Funerary painting of Ptolemaic Alexandria as a model for an Early Christian iconographic cliché
Valeria Kuvatova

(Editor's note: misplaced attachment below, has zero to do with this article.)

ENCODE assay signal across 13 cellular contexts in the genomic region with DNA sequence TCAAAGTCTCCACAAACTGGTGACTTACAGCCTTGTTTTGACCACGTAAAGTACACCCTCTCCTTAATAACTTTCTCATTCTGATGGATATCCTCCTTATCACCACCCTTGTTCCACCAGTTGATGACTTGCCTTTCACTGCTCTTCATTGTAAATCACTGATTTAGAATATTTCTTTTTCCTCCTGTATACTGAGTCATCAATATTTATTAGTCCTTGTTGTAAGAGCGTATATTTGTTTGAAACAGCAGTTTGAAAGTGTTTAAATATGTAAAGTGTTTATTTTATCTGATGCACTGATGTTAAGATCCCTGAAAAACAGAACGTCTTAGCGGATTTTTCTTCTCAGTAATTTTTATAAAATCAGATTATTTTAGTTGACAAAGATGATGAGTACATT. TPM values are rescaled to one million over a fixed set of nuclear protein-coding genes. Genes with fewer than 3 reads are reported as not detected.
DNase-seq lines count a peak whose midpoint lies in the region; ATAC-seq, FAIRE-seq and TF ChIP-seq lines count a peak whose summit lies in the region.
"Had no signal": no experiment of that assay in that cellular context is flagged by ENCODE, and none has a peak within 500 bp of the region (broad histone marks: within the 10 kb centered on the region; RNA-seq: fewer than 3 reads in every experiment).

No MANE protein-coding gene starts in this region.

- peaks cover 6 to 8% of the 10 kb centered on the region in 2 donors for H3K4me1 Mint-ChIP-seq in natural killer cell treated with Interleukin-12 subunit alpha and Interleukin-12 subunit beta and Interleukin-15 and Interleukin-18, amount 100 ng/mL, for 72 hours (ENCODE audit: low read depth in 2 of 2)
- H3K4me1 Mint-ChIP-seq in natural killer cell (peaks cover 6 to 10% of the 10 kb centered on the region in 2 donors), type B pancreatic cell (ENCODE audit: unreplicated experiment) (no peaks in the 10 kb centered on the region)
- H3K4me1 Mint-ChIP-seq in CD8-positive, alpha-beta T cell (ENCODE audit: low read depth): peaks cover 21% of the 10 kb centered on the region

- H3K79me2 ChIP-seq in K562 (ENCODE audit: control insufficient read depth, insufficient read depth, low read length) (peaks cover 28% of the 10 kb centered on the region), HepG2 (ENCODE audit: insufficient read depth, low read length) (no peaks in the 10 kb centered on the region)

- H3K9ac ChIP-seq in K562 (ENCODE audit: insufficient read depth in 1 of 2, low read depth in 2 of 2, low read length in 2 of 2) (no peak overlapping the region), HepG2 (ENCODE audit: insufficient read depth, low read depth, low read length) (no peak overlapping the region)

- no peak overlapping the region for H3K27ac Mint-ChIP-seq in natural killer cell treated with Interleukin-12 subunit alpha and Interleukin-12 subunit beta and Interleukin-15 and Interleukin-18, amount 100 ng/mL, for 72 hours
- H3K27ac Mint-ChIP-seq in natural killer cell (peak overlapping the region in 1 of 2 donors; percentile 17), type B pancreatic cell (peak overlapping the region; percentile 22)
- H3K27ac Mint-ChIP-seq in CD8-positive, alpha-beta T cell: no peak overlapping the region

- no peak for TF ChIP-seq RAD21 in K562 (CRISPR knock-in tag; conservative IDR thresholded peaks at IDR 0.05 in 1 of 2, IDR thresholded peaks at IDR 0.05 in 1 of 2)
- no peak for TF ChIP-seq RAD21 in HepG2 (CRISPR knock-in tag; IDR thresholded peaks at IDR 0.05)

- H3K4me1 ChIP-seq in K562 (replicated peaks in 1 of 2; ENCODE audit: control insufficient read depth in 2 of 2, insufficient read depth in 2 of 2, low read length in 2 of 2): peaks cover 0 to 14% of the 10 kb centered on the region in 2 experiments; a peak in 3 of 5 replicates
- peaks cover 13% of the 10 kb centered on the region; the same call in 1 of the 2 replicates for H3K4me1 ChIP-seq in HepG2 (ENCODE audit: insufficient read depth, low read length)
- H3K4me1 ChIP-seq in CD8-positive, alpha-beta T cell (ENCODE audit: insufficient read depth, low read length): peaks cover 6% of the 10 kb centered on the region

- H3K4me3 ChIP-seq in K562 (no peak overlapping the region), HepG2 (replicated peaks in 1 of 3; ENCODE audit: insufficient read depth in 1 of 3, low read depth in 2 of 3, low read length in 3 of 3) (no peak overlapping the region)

The iconography of Jonah resting under the gourd vine (the most popular Early Christian representation of resurrection and happy afterlife) is believed to have originated from late antique images of the Endimion’s dream, although the latter lack the conspicuous iconographic detail of the former twisting vine with marrow-like fruits. The visualization followed Biblical description of the episode. In fact, Septuagint (the Greek version of the Bible) did mention a marrow-type pumpkin, while the original Hebrew version of the story referred to a quite different plant. The shift from one plant to another is likely to have been made in the course of translation of the Hebrew Bible into Greek language, which was made in Alexandria in 3rd century BC. The first known depiction of gourd vine considerably predates the Early Christian images of resting Jonah. One of the Alexandrian monumental tombs (tomb 3, Wardian necropolis) of the late Ptolemaic period was decorated with landscape paintings of exceptional quality that included a depiction of a male figure reclining under a pergola entwined by the gourd vine. Yet another composition contributes to the striking parallelism between the tomb 3 Wardian and Early Christian funerary paintings, namely a depiction of a shepherd in the rural environment carrying a sheep on his shoulders. Roughly three centuries later precisely the same combination of almost identically rendered scenes appeared in Early Christian catacomb paintings. It seems safe to assume the Alexandrian influence on Early Christian iconographic type of Jonah under the gourd vine.

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